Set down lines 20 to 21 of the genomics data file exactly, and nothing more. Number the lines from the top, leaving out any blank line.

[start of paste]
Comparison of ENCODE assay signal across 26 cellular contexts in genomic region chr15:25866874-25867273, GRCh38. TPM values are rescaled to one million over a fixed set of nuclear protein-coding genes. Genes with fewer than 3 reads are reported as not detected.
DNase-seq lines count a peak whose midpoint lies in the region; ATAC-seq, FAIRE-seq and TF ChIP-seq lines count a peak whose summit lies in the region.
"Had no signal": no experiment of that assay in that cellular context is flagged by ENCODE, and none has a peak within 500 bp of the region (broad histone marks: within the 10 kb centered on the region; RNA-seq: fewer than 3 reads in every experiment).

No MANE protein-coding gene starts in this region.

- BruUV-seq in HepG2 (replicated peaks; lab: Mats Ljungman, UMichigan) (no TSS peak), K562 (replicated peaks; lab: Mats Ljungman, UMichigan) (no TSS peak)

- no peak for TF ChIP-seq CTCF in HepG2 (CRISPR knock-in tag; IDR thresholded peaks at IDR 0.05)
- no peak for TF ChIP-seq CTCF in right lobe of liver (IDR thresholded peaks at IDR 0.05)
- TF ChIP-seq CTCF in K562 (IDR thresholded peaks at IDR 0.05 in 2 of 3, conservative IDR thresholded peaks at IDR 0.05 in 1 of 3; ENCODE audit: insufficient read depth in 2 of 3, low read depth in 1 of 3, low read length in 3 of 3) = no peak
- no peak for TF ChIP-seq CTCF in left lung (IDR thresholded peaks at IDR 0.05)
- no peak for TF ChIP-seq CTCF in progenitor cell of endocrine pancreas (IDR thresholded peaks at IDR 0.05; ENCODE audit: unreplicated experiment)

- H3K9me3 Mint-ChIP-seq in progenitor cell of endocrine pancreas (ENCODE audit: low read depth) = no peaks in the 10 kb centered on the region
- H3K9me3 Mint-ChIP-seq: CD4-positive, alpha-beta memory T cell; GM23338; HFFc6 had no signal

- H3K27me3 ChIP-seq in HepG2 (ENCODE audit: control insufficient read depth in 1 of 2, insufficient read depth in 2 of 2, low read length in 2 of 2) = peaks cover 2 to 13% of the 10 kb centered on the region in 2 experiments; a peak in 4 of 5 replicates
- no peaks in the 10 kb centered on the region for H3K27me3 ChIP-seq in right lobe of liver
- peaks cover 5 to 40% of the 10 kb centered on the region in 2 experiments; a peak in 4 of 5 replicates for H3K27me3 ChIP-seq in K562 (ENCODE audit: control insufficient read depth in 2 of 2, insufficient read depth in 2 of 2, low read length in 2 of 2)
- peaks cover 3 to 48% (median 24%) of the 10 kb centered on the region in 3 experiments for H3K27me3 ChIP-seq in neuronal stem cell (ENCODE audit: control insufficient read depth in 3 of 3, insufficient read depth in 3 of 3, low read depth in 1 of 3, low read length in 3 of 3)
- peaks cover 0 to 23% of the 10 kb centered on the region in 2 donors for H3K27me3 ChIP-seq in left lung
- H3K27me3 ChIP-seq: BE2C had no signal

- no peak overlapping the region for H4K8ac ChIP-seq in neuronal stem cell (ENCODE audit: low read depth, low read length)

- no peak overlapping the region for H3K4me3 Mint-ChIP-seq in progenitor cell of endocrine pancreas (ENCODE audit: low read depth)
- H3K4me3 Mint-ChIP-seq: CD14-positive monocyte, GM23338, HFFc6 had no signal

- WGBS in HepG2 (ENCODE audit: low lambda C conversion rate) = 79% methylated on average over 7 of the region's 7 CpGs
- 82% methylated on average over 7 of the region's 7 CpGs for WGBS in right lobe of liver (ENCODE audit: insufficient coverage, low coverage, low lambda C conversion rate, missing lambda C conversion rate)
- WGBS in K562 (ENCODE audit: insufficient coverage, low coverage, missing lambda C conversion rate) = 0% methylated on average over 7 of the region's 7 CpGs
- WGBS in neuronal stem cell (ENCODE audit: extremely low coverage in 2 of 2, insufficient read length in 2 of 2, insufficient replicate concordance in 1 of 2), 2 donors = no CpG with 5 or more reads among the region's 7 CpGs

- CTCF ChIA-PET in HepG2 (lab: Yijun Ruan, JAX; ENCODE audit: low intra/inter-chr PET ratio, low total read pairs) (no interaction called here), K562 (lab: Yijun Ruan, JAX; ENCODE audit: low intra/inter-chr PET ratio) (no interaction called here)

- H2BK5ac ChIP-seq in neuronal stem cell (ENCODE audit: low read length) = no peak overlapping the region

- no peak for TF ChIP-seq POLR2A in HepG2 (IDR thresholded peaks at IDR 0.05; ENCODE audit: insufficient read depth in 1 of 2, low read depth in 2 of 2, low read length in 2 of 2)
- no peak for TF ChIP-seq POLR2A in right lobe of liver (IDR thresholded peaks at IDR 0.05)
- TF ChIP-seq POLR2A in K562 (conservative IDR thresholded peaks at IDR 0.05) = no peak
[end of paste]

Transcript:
- no peak overlapping the region for H3K4me3 Mint-ChIP-seq in progenitor cell of endocrine pancreas (ENCODE audit: low read depth)
- H3K4me3 Mint-ChIP-seq: CD14-positive monocyte, GM23338, HFFc6 had no signal